Dave Elyea said:

Back in the Golden Age, most of the super-heroes' alter-egos were near-ciphers: Mild mannered reporter, bored wealthy playboy, earnest young scientist, etc. By those standards, Steve Rogers was possibly above average for the time, with a clear cut "career" as a slightly downtrodden Army private, seeming forever relegated to KP duty, and had a fairly complete supporting cast, with a kid sidekick (Bucky), a semi-platonic female companion (Betty Ross, who was herself a more fully realized character than her Silver Age namesake ever was), and a cranky "boss", Sgt. Duffy, who in many ways was Jonah Jameson to Steve's Peter Parker. Silver Age Steve Rogers never settled into any kind of civilian career for more than a couple issues in a row, and his supporting cast was mostly the Avengers, Rick Jones, and a girl whose name he didn't know for ages. Plus, while Steve more than reached the low bar that served for Golden Age character development, by the Silver Age, standards had changed, at least at Marvel (Steve would probably been more at home at Silver Age DC), and to my mind, no one has ever really figured out just how to give Steve Rogers the kind of "soap operatic" elements that the rest of Marvel used so successfully--poor Steve's biggest flaw was that he was too well adjusted, even with several decades missing from his life.


Ronald Morgan said:

Was Steve Rogers much more than a cypher before he turned up in the 60s? Were he and Betty Ross close in the 40s?

Not only did he lose those 20 (what is it now, 70?) years, but since then what had he done besides kill Baron Zemo? Was his relationship with Sharon going anywhere? Did he have any friends besides the Avengers? He couldn't even keep Rick, the only buddy of his I can think of before Sam, from running out on him. (A real friend would have thought Cap was acting weird and try to find out why instead of running off to play Billy Batson.) Action, action, action worked with Thor, but then he had a girl and four buddies to talk to. Maybe his Tales of Suspense stories would have worked better if the Kookie Quartet had turned up more often without taking over the show.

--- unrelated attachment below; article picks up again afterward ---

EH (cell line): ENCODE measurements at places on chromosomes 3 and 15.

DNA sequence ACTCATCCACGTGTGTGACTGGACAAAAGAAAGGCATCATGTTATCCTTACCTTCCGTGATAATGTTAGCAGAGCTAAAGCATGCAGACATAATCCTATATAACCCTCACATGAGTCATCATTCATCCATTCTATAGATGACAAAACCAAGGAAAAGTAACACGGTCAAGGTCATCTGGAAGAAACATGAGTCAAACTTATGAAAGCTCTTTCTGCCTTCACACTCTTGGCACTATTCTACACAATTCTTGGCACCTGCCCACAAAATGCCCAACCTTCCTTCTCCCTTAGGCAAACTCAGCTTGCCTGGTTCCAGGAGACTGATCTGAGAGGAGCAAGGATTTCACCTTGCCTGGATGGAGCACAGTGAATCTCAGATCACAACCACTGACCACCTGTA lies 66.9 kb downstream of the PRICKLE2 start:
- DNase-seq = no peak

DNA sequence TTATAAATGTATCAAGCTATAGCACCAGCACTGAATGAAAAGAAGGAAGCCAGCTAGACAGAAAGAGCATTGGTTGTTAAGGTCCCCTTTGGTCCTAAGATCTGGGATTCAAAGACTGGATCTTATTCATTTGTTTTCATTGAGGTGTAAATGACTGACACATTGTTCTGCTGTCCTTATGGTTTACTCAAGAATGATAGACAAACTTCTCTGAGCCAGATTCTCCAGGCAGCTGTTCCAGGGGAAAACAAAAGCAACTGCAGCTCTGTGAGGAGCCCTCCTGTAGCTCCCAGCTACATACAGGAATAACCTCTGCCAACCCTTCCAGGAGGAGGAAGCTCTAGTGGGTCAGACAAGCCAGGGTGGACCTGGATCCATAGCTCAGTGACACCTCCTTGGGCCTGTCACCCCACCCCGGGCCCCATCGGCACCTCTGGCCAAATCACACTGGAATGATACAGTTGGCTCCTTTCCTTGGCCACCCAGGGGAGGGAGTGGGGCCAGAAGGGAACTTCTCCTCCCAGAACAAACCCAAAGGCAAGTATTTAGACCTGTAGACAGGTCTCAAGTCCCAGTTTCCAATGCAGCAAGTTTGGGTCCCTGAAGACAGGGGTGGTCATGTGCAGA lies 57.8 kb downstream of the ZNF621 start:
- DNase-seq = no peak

Richard Mantle said:

I'll take the ridicule -- I actually liked the original Falcon look.
I also liked the original Wonder Man look, the original Goliath (blue and yellow) and Goliath II (Clint in the blue) looks, along with the original Captain Britain....I could (and do) go on...

I'm with you. I liked Falcon's original outfit. I don't buy the idea that heroes can't be in secondary colors. Major League Baseball went through that a few years back. A lot of the teams suddenly adopted red and blue. You couldn't tell which team you were looking at. That seems to have reversed.

Dave Elyea said:

(Steve would probably been more at home at Silver Age DC)

Until they started trying to replicate Marvel, DC wasn't doing much soap opera. Their heroes did have supporting casts, however, and most had a variety of villains to interact with.

Rather than returning over and over again to his grief over Bucky's death (which to him was a recent event) they would have been better off having Steve lamenting other friends and relatives who had died* and all of the events he missed.

* Of course, when he was first thawed it was only a twenty year gap, so many of his friends and relatives (if he had any) would still be alive and kicking (as were Stan and Jack).

Are there any popular characters whose costumes are primarily yellow? Sometimes they have gold highlights (Wonder Woman, Captain Marvel).

I assume you're referring to heroes. Professor Zoom's costume is almost all yellow, of course. Booster Gold has a lot of yellow as well. Oh, and a certain vertically-challenged Canadian mutant.

Thanks, Randy. I would never have thought of Wolverine.